What a read. Seriously, what a read! Written by double-Man Booker winner Hilary Mantel, A Place of Greater Safety is a titanic, mammoth of a novel. It’s not so much a book that you read as much as live through.
The story focuses on the lives of Maximilien Robespierre, Camille Desmoulins and George-Jacques Danton; three of the primary architects of the French Revolution. Set over 900 pages, Mantel takes the reader on a journey to discover how three misfit boys grew to be some of the most powerful men in eighteenth century France and then fell from grace. The tale closes as Danton and Demoulins, overthrown by their former friends, are taken to the guillotine.
Just to be clear that though this is a spectacular novel, it is not one that could be classed as an easy read. You absolutely need to have full concentration if you’re going to take it in! The structure is in constant motion – it moves from standard prose, to pure dialogue sections, to excerpts from letters, newspapers and pamphlets.
The cast of supporting characters is also massive! In addition to the ‘main three’, the books features many of the famous faces of the era: Louis Antoine Saint-Just, Fabre d’Eglantine, Philippe Egalité, Lucille Desmoulins, Manon Roland, Marat, Hebert and more.
My god, this books is amazing; so much so that I’m struggling to articulate just how much. Hilary Mantel excels with bringing life and depth to controversial historical figures (see the amazing Wolf Hall) and this is no exception. She brings such real emotional depth to the characters; fleshing them out and portraying them as real human figures, not the inveterate bogeymen of the Revolution that they have since become, Robespierre in particular. Tying the plot to the very real friendships between these men makes for a poignant contrast to the brutal political situation in which they wound up coming to the fore. They were absolutely shaped by each other.
It’s a real emotional rollercoaster that has touching moments of hope and fervency and yet simultaneously emphasises the sheer brutality and savagery of the time; the changeability of the mob and the kill-or-be-killed political environment. I found that my feelings towards the characters shifted very much throughout the book. I initially liked the loud, bluff, ambitious Danton but had gone off him by the end of the story. Conversely, I couldn’t stand the caustic, provocative Demouslins in the early parts of the novel but I really felt for him by the end. I still can’t make up my mind about Robespierre – at times I really got the sense that he was a genuine ideologue who wanted to achieve his vision of equality for all, but by the end we began to see flashes of the ruthless demagogue.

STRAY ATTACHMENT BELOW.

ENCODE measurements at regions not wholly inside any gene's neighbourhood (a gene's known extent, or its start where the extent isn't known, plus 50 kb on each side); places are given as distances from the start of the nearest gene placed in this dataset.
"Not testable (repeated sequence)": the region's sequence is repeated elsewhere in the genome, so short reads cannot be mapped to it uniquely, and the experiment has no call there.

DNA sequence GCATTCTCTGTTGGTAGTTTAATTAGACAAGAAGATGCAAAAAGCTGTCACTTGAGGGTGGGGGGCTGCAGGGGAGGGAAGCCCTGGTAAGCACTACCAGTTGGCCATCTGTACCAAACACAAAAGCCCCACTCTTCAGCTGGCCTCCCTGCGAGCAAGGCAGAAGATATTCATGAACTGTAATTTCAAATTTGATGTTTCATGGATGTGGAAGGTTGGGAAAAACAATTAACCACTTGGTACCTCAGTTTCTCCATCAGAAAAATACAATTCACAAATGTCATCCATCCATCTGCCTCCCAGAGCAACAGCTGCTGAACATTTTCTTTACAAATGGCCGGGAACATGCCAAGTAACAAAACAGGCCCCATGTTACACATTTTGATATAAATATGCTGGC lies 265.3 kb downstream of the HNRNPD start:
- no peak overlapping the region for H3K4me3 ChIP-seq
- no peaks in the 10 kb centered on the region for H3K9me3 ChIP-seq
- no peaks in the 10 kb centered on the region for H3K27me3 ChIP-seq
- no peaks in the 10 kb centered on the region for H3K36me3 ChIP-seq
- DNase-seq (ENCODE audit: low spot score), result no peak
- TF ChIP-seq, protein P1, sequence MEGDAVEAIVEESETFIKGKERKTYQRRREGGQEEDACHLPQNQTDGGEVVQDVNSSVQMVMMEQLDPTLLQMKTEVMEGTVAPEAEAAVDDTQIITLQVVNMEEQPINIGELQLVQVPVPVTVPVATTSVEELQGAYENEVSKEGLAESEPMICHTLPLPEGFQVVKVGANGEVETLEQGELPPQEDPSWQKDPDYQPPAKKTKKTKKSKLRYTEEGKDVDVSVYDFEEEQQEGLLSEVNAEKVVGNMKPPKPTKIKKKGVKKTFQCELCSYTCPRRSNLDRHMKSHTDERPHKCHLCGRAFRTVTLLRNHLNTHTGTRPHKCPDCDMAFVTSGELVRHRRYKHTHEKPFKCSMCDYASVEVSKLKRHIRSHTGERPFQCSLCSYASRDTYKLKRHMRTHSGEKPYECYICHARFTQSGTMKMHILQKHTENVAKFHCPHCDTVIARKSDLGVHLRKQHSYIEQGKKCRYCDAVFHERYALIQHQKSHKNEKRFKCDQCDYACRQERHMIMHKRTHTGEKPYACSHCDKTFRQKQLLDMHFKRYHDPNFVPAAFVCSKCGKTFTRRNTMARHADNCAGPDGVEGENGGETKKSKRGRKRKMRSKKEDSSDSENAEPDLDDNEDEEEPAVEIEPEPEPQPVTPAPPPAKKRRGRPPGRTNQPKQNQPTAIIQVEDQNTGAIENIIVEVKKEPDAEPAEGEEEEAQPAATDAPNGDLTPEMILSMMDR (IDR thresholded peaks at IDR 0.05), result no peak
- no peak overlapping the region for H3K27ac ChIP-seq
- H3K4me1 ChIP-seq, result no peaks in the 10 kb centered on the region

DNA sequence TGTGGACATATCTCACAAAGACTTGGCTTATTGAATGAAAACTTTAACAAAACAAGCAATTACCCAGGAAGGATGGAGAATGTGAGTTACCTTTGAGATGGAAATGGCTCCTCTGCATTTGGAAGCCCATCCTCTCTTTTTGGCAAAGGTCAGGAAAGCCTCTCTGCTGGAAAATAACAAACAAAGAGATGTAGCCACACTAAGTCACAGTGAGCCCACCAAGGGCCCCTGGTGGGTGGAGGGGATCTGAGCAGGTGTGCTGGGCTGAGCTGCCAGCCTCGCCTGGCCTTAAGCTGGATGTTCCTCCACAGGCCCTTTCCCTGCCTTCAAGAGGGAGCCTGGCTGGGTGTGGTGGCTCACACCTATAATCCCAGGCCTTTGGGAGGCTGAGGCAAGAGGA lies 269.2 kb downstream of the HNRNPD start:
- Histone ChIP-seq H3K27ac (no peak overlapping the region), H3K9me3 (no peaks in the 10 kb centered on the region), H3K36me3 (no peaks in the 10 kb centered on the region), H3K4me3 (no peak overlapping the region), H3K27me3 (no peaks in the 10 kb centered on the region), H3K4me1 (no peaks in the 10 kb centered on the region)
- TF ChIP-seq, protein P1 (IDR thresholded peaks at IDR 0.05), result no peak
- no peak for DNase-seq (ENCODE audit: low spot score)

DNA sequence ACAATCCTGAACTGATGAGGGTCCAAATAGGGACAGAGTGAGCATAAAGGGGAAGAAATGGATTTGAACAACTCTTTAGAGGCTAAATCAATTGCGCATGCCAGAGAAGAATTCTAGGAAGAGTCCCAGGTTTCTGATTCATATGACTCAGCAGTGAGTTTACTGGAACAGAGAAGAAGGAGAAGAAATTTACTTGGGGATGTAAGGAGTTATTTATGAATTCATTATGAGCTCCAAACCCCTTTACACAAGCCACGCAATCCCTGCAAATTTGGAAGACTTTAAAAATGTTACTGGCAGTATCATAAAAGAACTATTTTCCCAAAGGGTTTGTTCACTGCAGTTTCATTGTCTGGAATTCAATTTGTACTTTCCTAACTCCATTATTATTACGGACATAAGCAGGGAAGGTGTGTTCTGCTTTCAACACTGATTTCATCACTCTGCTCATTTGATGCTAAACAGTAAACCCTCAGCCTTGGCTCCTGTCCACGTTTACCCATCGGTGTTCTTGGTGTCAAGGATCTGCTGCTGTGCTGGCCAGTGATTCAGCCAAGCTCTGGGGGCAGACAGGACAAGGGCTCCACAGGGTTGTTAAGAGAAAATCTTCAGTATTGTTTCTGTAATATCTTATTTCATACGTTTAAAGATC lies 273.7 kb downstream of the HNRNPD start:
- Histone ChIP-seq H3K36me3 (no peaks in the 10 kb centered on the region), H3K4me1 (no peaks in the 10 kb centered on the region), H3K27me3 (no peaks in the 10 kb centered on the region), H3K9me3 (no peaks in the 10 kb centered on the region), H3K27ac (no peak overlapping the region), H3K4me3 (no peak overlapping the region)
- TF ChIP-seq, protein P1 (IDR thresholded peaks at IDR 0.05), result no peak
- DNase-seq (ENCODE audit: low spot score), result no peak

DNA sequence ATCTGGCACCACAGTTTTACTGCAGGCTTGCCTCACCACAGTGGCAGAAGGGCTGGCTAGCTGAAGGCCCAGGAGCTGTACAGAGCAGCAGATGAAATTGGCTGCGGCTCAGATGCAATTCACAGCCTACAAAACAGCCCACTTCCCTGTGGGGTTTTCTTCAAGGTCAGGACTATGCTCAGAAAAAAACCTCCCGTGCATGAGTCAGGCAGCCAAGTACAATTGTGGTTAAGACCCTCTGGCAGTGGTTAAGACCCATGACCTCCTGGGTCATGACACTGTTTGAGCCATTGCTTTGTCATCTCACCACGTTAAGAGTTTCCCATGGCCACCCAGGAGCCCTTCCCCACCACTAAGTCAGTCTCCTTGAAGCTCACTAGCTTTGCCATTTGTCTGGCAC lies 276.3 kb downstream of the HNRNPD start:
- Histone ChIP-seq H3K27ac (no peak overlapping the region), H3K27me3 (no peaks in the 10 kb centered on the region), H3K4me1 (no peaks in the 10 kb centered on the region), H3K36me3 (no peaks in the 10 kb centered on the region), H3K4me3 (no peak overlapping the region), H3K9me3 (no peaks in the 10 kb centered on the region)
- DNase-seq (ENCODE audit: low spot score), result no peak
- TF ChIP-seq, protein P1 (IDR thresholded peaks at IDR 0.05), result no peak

“What does the crowd want? To roar. Its wider objectives? No coherent answer. Ask it: it roars. Who are these people? No names. The crowd just wants to grow, to embrace, to weld together, to gather in, to melt, to bay from one throat. If he were not standing here he would be dying anyway, dying between the pages of his letters. If he survives this – death as a reprieve – he will have to write it down, the life that feeds the writing that feeds the life to come, and already he fears that he cannot describe the head, the green leaves of the chestnut trees, the choking dust and the smell of blood and the blithe savagery of his auditors; it will be a voyage into hyperbole, an odyssey of bad taste.”
Interestingly, there is a school of thought that Robespierre suffered a full on nervous breakdown once he came to power and that this explained the massive switch in his early behaviour (he was a fierce opponent of the death penalty, wanted slavery abolished etc) to his role in the terror. Mantel does hint a little at this being the case and links it to his sudden obsessive paranoia with conspiracies.
“Life’s going to change. You thought it already had? Not nearly as much as it’s going to change now.
Everything you disapprove of you’ll call “aristocratic.” This term can be applied to food, to books and plays, to modes of speech, to hairstyles and to such venerable institutions as prostitution and the Roman Catholic Church.
If “Liberty” was the watchword of the first Revolution, “Equality” is that of the second. “Fraternity” is a less assertive quality, and must creep in where it may.”
It is so, so exquisitely written and has some truly spectacular passages, showcasing exactly why Hilary Mantel has two Man Booker Prizes to her name. Even after almost eight hundred words, I fear I am not doing justice to just how wonderful it is! It’s no small feat to take the reader on a journey through one of the bloodiest times in history and yet manage to inject humour and pathos into the plot, but my goodness she manages it with aplomb!
“Can we offer you an escort, Citizen Deputy, to a place of greater safety?”
“The grave,” Camille replies. “The grave.”
It’s an absolute resounding 5/5 and going on my ‘Top Shelf’. I can’t recommend it highly enough.